Analyzing the Parable of the Sadhu

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Egoism: Does the action promote the person's long term interest. Here the question is what action promotes McCoy's & the hiker's interest. The main purpose of all the hikers was to travel to Nepal and have a "once in a life time experience". It is conceivable that this is consistent with everyone's best interests, while helping the Sadhu is clearly not. Action was ethical. However the fact that McCoy feels guilty reflects that he was unable to promote his long term interest. Hence it becomes ambiguous to justify his actions. Kantian Ethics: Should abide by the following 2 principles: *Maxim should become a universal law *Never treat people simply as means to an end but always at the same time as ends in themselves In the parable,…show more content…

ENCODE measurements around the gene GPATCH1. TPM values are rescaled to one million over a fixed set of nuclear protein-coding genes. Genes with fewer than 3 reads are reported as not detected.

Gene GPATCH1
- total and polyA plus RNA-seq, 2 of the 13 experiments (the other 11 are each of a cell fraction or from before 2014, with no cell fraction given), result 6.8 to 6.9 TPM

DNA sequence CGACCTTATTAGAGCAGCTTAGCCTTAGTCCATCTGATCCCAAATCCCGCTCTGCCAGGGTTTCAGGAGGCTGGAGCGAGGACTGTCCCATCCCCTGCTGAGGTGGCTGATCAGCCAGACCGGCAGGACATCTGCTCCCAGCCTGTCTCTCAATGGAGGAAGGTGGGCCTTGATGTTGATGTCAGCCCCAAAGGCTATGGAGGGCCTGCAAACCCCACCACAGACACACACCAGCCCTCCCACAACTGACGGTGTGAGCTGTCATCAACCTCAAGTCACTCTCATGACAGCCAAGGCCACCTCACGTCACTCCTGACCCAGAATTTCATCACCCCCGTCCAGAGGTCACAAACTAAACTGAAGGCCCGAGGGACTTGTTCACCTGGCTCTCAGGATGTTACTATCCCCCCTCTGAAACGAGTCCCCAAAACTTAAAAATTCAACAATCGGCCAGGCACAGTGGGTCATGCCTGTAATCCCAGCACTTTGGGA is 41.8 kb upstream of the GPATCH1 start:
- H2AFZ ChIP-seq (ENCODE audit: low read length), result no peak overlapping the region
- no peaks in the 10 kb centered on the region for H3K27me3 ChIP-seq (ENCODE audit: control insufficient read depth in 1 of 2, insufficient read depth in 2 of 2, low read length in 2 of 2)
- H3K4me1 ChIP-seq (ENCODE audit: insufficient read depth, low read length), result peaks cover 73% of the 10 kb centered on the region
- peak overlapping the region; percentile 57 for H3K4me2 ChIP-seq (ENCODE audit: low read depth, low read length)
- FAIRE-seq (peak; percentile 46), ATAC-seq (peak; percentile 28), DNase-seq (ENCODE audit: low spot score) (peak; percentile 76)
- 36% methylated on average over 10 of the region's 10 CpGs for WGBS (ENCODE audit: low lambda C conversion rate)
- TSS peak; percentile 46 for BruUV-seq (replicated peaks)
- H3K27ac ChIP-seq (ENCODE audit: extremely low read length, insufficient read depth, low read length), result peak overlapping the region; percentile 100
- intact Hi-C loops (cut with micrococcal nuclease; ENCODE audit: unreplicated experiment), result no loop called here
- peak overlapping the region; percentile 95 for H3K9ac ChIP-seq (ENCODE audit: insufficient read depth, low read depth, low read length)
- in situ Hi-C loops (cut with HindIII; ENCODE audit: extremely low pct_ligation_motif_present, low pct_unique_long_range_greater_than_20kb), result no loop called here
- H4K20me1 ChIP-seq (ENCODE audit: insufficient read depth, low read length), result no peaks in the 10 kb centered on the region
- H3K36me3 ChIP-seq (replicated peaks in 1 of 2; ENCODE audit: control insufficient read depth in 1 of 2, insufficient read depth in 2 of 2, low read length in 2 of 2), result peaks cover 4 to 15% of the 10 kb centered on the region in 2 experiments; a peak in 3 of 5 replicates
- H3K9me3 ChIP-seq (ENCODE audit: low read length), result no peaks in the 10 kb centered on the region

By contriving the story into a "quandary" which can be solved by the application of a rule, these theories divorce the dilemma from the context. Consequently the analogy which McCoy draws between that context and the corporate/bureaucratic one is warped. As the story is colored by a rule-based analysis, each hiker has only an abstract moral obligation toward the Sadhu, but in McCoy's version the hikers have individual values based on a set of shared goals. One can draw their own conclusion, but we claim that McCoy's narration of how those few moments were actually lived on that icy mountain path, of how that monumental choice was made, and of its deeply troubling consequences, stands in stark rebuttal of rule-based arguments that justify the minimal actions of the hikers. Their very understanding of moral obligation fosters neglect for cooperative efforts and for inter-subjective relationships. Rule-based analysis conceptualizes a moral question as arising for a generic agent in total isolation - one who is totally context-free, character-free and who gets his or her moral clues only from his or her innate faculty of reason. How better to understand the Parable of the Sadhu No moral theory would have forbade the hikers from helping the Sadhu to the meager extent they did so. The relevant distinction in cases such as the Sadhu is not between actions that are right and those that are wrong, but

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